Maria Petrovna Maksakova was born in Astrakhan on April 8, 1902. The future singer had a deprived childhood. After father’s death and due to lack of maternal attention and angularity of character, little Masha Maksakova neglected school studies. However, when she began practicing music and singing in church choir, her attitude towards studying changed dramatically. Moreover, due to choir singing, Maksakova developed faultless intoning and smooth sounding.
After the Great October revolution, the tuition-free education was established in the country; Maria entered the academy of music and specialized in playing the piano. She did not have piano at home, for this reason she practiced in the academy daily, until late in the evening.
In 1917 – early 1918 all church choirs singers were unified in one secular choir. After the choir was disintegrated, Maria turned to study singing.
The singer had deep voice, close to contralto. Maria studied successfully at the musical academy and she was sent to the concerts that were arranged for the Red Guard and the Navy. Later, Maksakova studied vocalism under Borodin, and afterwards she studied together with the artist of the Astrakhan Opera - the dramatic soprano Smolenskaya, whom she followed to the operatic stage.
The first role entrusted to Maria was Olga from the opera Eugene Onegin. The singer carefully studied the movements of her fellow singers and tried to match the professional grade of an opera stage singer. After the appointment of a new Managing Director, Maximilian Maksakov, who used to say that in spite of the scenic talent and inborn voice, Maria was unable to sing properly. Since Maksakov did not have time to teach her vocalism, Maria decided to leave for Petrograd to study singing there.
A few days later Alexander Glazunov himself listened to Maria’s singing at the Conservatory. He referred her to the professor who was supposed to give her lessons in vocalism. However, Maria did not like to be trained as a lyrical soprano, and therefore she returned to Astrakhan. There she married Maximilian Maksakov, who became her principal vocal tutor.
Maksakova was noted for the distinctive sense of rhythm, accuracy of intonation, musical and speech expressiveness.
The singer first appeared on the stage of the Bolshoi Theatre in the role of Amneris, and was immediately enlisted in the troupe. While working by the side of the prominent masters – the conductor Václav Suk, the stage-manager Vladimir Lossky, soloists Antonina Nezhdanova, Leonid Sobinov, Nadezda Obukhova, Elena Stepanova and Elena Katulskaya, a would-be singer was quick in realizing that no talent might assist without the utmost effort.
Maksakova seconded to Leningrad in 1925. Gladkovsky and Prussak replenished her operatic repertoire with the parts of Orpheus, Martha (“Khovanshchina”) and comrade Dasha in the opera “For Red Petrograd”. Two years later, in 1927, Maria returned to Moscow, to the State Academic Bolshoi Theater, remaining the premiere soloist of the country's first troupe until 1953.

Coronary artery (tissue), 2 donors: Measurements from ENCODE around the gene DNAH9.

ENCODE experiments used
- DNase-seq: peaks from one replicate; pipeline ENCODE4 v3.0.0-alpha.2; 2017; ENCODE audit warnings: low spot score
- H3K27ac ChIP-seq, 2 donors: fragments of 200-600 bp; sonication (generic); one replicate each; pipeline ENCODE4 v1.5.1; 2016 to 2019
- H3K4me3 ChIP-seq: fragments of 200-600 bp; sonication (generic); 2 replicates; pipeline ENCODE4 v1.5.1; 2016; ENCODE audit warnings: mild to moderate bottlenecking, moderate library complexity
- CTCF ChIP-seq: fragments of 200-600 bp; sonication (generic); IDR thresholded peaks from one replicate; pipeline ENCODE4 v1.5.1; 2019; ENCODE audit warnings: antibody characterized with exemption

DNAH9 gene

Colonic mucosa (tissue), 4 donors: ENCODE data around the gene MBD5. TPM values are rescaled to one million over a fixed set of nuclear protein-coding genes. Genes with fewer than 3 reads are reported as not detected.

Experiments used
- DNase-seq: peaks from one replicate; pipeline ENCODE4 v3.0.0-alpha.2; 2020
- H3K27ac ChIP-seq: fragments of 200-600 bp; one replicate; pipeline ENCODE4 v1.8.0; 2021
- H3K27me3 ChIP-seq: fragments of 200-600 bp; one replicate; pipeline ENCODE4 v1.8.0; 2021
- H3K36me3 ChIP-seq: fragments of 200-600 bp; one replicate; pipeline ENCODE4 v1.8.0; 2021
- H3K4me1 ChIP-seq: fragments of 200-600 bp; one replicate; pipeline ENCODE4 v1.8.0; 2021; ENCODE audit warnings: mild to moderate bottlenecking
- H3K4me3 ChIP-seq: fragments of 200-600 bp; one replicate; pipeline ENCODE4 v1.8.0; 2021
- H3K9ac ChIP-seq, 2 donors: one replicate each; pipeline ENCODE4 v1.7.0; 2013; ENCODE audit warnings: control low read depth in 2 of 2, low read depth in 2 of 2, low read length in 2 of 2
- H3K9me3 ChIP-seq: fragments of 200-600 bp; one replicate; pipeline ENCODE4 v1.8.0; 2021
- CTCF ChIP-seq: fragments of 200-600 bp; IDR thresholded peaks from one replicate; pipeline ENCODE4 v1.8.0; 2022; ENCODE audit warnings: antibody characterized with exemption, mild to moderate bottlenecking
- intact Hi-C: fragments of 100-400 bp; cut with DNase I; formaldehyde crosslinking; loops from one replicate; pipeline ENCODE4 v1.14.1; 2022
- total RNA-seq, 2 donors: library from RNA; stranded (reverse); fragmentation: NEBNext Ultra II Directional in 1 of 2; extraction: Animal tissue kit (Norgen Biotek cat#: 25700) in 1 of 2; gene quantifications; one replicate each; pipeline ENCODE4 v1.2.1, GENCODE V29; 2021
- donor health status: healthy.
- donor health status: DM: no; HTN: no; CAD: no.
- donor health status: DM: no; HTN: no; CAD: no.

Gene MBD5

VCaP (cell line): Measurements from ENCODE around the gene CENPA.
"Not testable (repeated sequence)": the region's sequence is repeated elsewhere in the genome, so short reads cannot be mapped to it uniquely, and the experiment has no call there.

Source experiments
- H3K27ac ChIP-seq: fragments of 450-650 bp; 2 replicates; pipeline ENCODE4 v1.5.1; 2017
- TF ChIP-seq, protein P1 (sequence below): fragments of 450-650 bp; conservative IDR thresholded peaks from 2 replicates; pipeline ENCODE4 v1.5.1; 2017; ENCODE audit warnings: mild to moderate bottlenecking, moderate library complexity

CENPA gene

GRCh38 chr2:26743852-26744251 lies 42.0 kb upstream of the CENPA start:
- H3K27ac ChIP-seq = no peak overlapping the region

There were no mezzo-soprano parties in the Bolshoi Theater operas, in which Maksakova would not have stared at that time.
Her parts of Carmen, Lyubasha, Marina Mnishek, Martha, Ganne, Spring Beauty and Lel in the operas by the Russian classical authors, her Delilah, Azuchen, Ortrud, and Charlotte in Werther and Orfeo in the opera by Christof Gluck, staged by the State Opera Ensemble under the direction of Ivan Kozlovsky were unforgettable for thousands of people. She was magnificent Clarice in the opera Love for Three Oranges by Prokofiev, the first Almast in the similarly named opera by Alexander Spendiarov, Aksinya in The Quiet Flows of the Don by Ivan Dzerzhinsky and Grunya in the Battleship Potemkin by Oles Chishko.
Maksakova concertized a lot during her stage heyday and later, after leaving theatre. Among her highest achievements, were the interpretations of the romances by Pyotr Tchaikovsky and Robert Schumann, the works of the Soviet composers and the folk songs.
Maria Petrovna undoubtedly was a hard-working person, her patient work and efforts in perfecting her voice and skills multiplied and upraised her natural talent.
After Maria Petrovna quitted the stage performances, she continued to live vibrant and colorful creative life. She taught art of singing at the Russian Institute of Theatre Arts, where she was the assistant professor, headed the Folk Singing School in Moscow, participated in the jury of various All-Union and international vocal competitions, and was engaged in opinion-based journalism.
M.P. Maksakova died on August 11, 1974 in Moscow.
Adapted from Belcanto.ru